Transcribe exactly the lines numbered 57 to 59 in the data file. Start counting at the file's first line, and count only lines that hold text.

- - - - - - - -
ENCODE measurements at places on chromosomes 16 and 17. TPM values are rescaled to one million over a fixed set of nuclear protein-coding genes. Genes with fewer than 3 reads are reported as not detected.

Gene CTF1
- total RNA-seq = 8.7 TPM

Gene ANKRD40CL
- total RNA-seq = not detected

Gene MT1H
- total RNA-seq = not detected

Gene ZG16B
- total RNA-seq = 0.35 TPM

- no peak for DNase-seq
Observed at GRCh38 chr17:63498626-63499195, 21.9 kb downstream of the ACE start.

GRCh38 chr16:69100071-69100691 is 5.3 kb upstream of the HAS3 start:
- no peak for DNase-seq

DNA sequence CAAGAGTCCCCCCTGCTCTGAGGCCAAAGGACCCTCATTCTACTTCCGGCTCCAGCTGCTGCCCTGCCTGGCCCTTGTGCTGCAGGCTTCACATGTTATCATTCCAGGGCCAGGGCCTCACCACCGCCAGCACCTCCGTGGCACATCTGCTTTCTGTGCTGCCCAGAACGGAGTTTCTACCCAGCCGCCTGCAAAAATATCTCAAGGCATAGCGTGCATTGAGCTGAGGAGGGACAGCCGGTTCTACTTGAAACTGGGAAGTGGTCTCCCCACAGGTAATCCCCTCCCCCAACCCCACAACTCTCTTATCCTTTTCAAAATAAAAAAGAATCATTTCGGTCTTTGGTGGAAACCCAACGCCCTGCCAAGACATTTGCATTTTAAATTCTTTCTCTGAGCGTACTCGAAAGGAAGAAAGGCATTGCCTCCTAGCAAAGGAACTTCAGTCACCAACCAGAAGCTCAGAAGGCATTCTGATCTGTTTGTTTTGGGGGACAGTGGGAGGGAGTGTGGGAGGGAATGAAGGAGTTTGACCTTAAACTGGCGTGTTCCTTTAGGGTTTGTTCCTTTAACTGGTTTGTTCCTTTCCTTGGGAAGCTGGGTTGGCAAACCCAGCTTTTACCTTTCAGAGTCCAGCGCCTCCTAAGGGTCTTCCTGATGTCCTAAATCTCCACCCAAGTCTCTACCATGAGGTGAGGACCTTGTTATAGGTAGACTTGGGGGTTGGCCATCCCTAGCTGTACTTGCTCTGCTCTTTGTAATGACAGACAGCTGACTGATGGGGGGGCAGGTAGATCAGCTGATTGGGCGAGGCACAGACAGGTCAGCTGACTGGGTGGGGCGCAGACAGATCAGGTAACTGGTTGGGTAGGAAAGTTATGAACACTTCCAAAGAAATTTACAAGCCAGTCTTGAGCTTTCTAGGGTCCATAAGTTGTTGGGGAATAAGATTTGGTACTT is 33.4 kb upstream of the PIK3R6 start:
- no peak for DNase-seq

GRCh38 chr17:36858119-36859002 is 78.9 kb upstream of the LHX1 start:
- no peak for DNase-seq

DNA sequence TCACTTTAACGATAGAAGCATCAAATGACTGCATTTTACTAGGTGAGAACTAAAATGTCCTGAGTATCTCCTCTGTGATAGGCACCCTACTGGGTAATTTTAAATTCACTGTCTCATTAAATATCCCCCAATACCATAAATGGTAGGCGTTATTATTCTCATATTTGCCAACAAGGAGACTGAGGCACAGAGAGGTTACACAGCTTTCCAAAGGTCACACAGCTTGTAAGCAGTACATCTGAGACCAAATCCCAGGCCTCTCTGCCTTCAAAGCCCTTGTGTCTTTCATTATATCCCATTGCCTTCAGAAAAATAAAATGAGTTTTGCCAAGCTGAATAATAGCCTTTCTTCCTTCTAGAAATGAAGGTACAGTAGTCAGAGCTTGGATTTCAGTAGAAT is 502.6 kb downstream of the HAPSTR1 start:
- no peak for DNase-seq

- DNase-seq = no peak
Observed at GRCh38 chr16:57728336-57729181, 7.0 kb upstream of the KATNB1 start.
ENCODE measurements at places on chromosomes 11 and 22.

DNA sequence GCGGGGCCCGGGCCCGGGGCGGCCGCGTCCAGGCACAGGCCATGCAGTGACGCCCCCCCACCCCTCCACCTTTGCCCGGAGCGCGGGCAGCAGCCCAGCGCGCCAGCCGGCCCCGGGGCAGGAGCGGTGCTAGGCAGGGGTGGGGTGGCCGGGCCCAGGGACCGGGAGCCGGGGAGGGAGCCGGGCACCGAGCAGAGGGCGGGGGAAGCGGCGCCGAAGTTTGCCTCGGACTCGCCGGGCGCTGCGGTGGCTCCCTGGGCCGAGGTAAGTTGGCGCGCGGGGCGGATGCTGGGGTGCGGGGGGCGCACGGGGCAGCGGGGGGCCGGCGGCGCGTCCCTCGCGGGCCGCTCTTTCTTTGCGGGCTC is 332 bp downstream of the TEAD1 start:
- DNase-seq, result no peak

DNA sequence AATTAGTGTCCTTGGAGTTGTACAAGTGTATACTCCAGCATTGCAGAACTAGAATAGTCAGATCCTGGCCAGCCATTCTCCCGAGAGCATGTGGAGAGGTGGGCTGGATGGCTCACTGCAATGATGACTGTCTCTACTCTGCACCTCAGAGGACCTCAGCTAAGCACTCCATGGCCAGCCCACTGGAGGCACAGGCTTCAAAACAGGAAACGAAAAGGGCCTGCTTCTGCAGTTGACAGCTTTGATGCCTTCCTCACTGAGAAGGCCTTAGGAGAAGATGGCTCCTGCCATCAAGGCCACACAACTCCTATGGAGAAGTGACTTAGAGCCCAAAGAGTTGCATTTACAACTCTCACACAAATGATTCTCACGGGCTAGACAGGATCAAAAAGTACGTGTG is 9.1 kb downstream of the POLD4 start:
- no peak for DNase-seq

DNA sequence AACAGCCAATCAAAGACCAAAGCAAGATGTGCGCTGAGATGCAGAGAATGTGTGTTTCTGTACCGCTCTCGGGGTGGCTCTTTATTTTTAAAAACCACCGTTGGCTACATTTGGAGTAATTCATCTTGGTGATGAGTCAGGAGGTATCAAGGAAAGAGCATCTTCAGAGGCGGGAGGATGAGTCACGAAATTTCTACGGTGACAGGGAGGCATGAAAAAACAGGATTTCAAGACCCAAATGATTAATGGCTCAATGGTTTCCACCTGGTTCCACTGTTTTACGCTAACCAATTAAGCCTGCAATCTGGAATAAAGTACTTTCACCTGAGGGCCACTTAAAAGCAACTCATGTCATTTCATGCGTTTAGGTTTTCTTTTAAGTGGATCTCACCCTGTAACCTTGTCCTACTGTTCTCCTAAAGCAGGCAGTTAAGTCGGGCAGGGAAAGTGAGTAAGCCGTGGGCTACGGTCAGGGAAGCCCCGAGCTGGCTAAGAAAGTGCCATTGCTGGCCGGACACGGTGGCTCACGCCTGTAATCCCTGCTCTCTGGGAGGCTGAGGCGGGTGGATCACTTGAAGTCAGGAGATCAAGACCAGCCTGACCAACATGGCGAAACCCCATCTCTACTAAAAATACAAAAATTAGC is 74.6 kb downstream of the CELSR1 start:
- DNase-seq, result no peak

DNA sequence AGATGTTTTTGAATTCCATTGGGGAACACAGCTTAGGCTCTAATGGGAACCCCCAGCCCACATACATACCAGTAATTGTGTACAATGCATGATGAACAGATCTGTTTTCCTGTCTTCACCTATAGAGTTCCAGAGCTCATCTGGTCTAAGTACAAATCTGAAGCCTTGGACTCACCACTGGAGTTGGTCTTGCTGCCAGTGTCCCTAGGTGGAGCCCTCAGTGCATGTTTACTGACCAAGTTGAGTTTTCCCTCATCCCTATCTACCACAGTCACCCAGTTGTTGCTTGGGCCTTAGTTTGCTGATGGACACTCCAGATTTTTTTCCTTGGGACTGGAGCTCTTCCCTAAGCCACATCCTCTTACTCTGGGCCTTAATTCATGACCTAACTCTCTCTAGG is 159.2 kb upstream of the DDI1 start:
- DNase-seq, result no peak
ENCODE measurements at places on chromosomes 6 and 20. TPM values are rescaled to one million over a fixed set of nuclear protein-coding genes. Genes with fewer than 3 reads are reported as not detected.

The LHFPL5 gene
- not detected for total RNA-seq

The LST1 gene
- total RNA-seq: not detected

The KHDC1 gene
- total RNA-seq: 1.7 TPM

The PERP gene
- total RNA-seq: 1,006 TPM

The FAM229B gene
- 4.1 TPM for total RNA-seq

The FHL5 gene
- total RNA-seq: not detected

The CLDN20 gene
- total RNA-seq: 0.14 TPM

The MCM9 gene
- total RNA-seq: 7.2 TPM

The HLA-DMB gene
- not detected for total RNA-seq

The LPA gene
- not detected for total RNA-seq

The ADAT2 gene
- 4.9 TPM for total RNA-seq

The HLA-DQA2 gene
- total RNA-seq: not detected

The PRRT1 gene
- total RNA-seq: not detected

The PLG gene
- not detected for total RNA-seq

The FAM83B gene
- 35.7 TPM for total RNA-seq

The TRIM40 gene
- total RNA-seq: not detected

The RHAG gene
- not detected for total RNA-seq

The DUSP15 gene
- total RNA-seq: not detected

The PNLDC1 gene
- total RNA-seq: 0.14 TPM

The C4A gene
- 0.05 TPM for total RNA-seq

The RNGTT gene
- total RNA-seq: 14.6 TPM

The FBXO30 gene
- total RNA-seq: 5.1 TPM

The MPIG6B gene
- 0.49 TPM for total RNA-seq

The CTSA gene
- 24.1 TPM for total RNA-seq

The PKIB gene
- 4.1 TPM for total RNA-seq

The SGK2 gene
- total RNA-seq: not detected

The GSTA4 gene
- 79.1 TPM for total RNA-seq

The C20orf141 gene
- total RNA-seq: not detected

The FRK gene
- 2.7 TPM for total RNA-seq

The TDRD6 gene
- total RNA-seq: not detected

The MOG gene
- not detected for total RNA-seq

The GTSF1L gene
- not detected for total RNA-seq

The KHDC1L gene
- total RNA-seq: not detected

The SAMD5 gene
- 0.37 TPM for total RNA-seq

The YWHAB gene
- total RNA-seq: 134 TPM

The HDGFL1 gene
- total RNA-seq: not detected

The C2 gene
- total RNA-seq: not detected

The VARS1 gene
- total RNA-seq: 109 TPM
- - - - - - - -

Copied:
- total RNA-seq: not detected

The PLG gene
- not detected for total RNA-seq